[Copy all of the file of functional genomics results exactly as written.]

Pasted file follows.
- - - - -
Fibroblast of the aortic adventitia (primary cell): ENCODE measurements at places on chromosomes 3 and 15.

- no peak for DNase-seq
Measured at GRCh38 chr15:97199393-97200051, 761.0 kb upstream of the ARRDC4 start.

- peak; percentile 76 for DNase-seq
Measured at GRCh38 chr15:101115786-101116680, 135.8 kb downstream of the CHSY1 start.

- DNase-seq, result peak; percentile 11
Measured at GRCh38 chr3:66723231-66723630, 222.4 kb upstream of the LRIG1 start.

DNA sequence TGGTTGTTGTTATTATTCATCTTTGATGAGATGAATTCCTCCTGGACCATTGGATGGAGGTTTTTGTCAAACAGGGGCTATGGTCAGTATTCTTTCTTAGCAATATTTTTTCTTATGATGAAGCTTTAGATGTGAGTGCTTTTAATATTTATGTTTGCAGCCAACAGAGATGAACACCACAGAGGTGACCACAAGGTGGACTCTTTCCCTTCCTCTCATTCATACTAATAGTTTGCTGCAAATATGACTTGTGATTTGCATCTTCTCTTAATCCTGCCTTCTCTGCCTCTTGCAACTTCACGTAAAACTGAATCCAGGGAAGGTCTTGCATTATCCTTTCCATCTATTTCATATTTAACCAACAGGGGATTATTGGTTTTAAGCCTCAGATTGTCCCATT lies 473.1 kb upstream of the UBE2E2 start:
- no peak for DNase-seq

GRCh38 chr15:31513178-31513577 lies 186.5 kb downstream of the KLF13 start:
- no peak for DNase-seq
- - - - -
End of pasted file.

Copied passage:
Fibroblast of the aortic adventitia (primary cell): ENCODE measurements at places on chromosomes 3 and 15.

- no peak for DNase-seq
Measured at GRCh38 chr15:97199393-97200051, 761.0 kb upstream of the ARRDC4 start.

- peak; percentile 76 for DNase-seq
Measured at GRCh38 chr15:101115786-101116680, 135.8 kb downstream of the CHSY1 start.

- DNase-seq, result peak; percentile 11
Measured at GRCh38 chr3:66723231-66723630, 222.4 kb upstream of the LRIG1 start.

DNA sequence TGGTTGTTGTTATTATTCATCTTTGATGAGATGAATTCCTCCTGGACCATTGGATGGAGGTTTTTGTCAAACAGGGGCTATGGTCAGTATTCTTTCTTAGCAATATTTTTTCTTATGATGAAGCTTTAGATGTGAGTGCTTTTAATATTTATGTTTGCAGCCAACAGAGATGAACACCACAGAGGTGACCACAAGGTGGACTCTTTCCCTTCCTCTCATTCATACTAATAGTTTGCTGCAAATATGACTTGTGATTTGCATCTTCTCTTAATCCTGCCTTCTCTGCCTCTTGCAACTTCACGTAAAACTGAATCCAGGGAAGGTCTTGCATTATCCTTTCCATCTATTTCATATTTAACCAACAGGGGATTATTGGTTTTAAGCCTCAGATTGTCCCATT lies 473.1 kb upstream of the UBE2E2 start:
- no peak for DNase-seq

GRCh38 chr15:31513178-31513577 lies 186.5 kb downstream of the KLF13 start:
- no peak for DNase-seq